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Multiple problems. It sounds like you don't really understand HV electronics, and I suggest you stop before you get injured or worse. Your circuit is dangerous (to you, your Arduino and your computer).

Your 1N4001's are only rated to 50 V -- you should use 1N4007's if you need diodes.

You have nothing to limit inrush current when plugged in to the mains -- likely will blow the bridge rectifier also.

But - you don't need diodes to drive IGBTs. You only need the anti-parallel diodes if you are driving inductive loads (or very long wires).

The IGBTs won't turn off fast enough -- there is nothing to discharge the gate.

You can't drive the high-side IGBTs like that. You need a level shifter.

3.3 V isn't enough to drive an IGBT. Most need 5 .. 10 V.

You don't need an H-bridge to drive an incandescent light -- just a single low-side switch. That could be an IGBT, MOSFET (need rated > 450 V for US 110 V applications, > 700 V for 220 V mains supplies), or a triac (which is commonly used, but is best with a different type of controller).

I RECOMMEND THAT YOU STOP DOING THIS UNTIL YOU UNDERSTAND THE HAZARDS INVOLVED.

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    \$\begingroup\$ +1. Working with HV with seemingly no concept of how to design circuits, especially how to drive IGBTs, is simply a recipe for death. \$\endgroup\$ – Tom Carpenter Nov 27 '15 at 18:50
  • \$\begingroup\$ Sorry, I used 1N4001's. But the reason behind that was when I went to shop for diodes, the shopkeeper told that he does not have any 1N4007's in stock & told me that I should use 1N4001. He also told me that 1N4001 & 1N4007 can be used interchangably & due to his confidence I even not bothered to check the datasheet. \$\endgroup\$ – Vishal Nov 27 '15 at 18:50
  • \$\begingroup\$ I have not used diodes to drive the IGBT, but I thought that if IGBT gets shorted and the current flows from collector to Gate instead of Collector to Emitter, then that diode will protect my arduino. \$\endgroup\$ – Vishal Nov 27 '15 at 18:52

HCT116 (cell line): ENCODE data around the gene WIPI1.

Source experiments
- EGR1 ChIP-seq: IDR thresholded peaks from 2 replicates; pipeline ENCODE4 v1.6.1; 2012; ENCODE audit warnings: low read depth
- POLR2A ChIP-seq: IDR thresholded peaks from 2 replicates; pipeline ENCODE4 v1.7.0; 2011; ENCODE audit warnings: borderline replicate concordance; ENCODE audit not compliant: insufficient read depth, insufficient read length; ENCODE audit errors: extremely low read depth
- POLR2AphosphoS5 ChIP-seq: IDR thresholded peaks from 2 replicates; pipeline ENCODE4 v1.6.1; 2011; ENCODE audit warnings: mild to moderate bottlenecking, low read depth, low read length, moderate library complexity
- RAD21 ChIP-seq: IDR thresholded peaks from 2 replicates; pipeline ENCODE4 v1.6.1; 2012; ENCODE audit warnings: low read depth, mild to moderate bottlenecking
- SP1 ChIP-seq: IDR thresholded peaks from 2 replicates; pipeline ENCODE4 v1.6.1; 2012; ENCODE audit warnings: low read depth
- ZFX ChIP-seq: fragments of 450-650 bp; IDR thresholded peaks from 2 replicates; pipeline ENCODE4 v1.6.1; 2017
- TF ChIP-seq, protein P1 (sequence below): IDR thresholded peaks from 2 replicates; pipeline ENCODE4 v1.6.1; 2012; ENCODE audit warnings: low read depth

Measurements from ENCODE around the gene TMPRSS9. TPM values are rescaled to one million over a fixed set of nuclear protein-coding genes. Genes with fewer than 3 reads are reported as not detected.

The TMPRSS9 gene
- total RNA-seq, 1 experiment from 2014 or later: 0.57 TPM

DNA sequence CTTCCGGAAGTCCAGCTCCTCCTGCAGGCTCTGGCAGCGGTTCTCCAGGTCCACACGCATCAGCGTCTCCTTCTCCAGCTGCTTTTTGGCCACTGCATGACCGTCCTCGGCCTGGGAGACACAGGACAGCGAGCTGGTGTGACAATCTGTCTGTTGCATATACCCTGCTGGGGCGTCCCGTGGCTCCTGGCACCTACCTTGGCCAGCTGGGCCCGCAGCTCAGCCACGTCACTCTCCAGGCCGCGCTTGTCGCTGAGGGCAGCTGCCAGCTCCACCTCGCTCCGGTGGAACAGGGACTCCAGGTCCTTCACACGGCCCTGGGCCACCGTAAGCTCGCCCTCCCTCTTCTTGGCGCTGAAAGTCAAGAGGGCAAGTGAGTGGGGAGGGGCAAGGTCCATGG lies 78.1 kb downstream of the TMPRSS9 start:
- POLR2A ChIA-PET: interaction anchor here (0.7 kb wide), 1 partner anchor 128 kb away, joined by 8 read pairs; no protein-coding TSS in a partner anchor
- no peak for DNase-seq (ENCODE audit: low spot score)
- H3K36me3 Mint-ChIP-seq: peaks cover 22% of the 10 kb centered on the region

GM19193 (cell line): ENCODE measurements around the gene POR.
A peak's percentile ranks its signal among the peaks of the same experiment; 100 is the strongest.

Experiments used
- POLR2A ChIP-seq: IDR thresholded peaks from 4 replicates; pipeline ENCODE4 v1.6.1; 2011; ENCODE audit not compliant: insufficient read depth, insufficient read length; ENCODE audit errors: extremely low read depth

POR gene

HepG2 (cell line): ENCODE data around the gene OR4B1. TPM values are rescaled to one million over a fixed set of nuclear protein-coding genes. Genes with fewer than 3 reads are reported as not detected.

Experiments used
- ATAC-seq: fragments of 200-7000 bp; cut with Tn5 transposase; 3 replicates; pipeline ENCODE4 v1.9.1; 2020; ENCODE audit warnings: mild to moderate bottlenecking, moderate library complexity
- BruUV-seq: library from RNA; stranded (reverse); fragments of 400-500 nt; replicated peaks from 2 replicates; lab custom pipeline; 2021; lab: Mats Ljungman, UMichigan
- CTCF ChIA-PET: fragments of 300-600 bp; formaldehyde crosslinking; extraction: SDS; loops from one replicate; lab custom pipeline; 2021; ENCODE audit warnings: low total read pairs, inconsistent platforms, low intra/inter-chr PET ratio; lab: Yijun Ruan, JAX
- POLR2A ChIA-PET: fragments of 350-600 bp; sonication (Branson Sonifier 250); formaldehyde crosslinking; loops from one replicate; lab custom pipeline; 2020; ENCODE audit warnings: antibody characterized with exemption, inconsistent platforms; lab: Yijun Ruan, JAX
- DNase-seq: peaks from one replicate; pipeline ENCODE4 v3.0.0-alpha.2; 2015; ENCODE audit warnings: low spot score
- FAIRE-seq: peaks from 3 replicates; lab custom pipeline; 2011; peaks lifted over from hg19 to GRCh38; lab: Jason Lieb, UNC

• \$\begingroup\$ @Vishal "I even not bothered to check the datasheet". If you want to be an engineer or work with electronics, that is a terrible approach. Did you sit down and explain to the person in the "shop" your circuit? probably not. In which case they are in no position to make such recommendations. \$\endgroup\$ – Tom Carpenter Nov 27 '15 at 18:53
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    \$\begingroup\$ @TomCarpenter I really feel shame on myself. I will do check the datasheets in future. Thanks for any help. \$\endgroup\$ – Vishal Nov 27 '15 at 18:54
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IGBT gate need to be discharged to turn it off.

It works like a capacitor so you charge it to turn on the IGBT and discharge it to turn it off.

Also the IGBT would not be turned fully on as the gate would only reach 5v (or about 4v since you have a series diode).

This is the reason the IGBTs failed silently as they would be passing a large amount of power in partial conduction, which they are not designed to do.

In your code you partially turn on the first 2 creating a partial short across the supply (which would blow them) so these went first.

I'm guessing you had a fuse in the plug which also blew due to the partial short, thus saving the other IGBTs.

You need to do more research in the operation of IGBTs. I would try some low power simple circuits first.

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  • \$\begingroup\$ Thanks for the answer. Can you please tell me the part numbers for transistors, diodes, coil, capacitor and motor to try this thing with low voltage? \$\endgroup\$ – Vishal Oct 23 '18 at 15:50